Following the global pandemic of COVID-19, countries are taking steps to limit the disease’s spread. The Government of Nepal is imposing a lockdown to prevent the spread of the virus but people are facing problems because of the lockdown as many of their jobs are lost and they are not having sufficient income to fulfill their basic needs, especially food. However, unforeseen effects for food security, meaning availability, access, usage, and stability of food supply at global, national, and local levels, may result from such actions.
Various countries are facing problems supplying food to other countries as the people of the countries must be provided enough food to fight the pandemic. As part of their efforts to enhance food and nutrition security as well as sustainable development, many countries are taking steps to prevent food loss and waste. The problems posed by the COVID19 epidemic jeopardize these efforts. At this point, public interventions such as investments or regulations that create incentives to support initiatives to reduce food loss and waste are critical.
Food insecurity is described as having insufficient or unclear access to nutritious food to live an active and healthy life. People who are severely food insecure skip meals or go hungry because they do not have enough money to buy food or do not have access to food in any other way. Food insecurity is linked to negative behavioral and academic results in children. During the pandemic, food insecurity is a problem that crosses all areas of health, family welfare, commerce, government, and public services. Now that you’ve looked at how a severe pandemic could affect each pillar of food security, it’s time to look at why food security must be addressed across all sectors.
The United Nations’ Food and Agriculture Organization (FAO) encourages governments to use a holistic strategy to food loss and waste reduction in order to ensure that everyone, especially vulnerable populations, has access to food during the COVID-19 pandemic. As the COVID-19 pandemic raises fears of a rise in food insecurity, many countries and organizations are stepping up efforts to ensure that agriculture remains a viable business, markets are well-supplied with affordable and nutritious food, and consumers can still access and buy food despite travel restrictions and income losses.
The global financial crisis, which impacted the agricultural sector and the economy, posed a serious threat to global food security, necessitating the reform of current mechanisms as well as the invention of new ones to assure food security on both an international and national level. Food, energy, and finance and economic, political, and social security are all predicated on three characteristics of security in the modern world.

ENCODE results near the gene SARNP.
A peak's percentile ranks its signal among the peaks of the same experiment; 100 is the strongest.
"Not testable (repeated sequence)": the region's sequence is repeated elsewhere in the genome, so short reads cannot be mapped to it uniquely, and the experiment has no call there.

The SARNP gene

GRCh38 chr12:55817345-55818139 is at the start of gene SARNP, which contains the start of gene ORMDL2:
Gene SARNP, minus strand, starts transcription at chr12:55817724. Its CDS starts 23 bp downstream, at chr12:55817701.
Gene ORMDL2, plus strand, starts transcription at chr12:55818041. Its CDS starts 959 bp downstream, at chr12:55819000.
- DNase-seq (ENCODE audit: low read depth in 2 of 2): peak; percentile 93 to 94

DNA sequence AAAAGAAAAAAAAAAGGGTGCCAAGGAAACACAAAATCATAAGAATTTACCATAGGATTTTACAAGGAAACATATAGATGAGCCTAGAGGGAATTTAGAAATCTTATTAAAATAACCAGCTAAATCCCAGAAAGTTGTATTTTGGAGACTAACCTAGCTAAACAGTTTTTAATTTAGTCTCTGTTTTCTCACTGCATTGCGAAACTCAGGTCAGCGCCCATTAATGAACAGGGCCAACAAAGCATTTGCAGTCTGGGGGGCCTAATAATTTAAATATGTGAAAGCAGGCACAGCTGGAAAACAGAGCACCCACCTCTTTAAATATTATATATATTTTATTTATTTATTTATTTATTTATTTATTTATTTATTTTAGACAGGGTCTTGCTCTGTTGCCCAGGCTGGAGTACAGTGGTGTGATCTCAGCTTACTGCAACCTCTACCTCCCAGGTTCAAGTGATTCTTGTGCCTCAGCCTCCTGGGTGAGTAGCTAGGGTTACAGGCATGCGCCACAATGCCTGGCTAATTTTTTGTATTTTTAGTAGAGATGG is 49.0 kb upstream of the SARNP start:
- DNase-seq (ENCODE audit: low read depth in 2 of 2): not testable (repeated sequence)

Economic security is dependent on food security. The relevance of food supply in maintaining social and economic stability in society is why food security is so important. It is critical for the population’s physical and economic access to food, as well as consumption, diet quality and structure, and food quality. Food self-sufficiency, independence from food imports, the building of governmental food reserves in case of crises (natural disasters, wars, epidemics, etc.), and providing food help to the poor are all key issues.
It is vital to ensure that legal food prices remain at a specific level. This adjustment should be made by eliminating the maximum markups from wholesale trade fair buying prices. This should stimulate the elimination of unneeded intermediary links while also laying the groundwork for the expansion of direct connections with the wholesale link.
Regulations on the pricing of machinery, tillage equipment, energy resources, transportation expenses, fertilizers, and prohibiting monopolistic behavior of organizations repair processes and provide other production services should be included in the legislation. The expansion of commodity-performance components, including the establishment of big logistics centers, is building a robust monitoring system for the quality of goods entering the domestic market, which will help to assure food safety.
The right to food is the basic human right of every individual. The state being guardian of the citizen must provide enough food to protect the human rights of an individual. Other binding treaties ratified by Nepal include the right to adequate nourishment. The Government of Nepal conducted various programs and policies to reduce food insecurity in Nepal during the pandemic. There are some of the legal considerations which should be followed by the government of Nepal to mitigate the risk of food insecurity such as:
If those legal measures are followed by the government of Nepal people are protected from the virus as well as their rights are not being violated. In order to boost production, distribution, and availability of food, the government must give irrigation agricultural production and road connectivity a major priority. Thus, there must be proper legal considerations to respond to Covid 19 followed by the government of Nepal to mitigate the risk of food insecurity.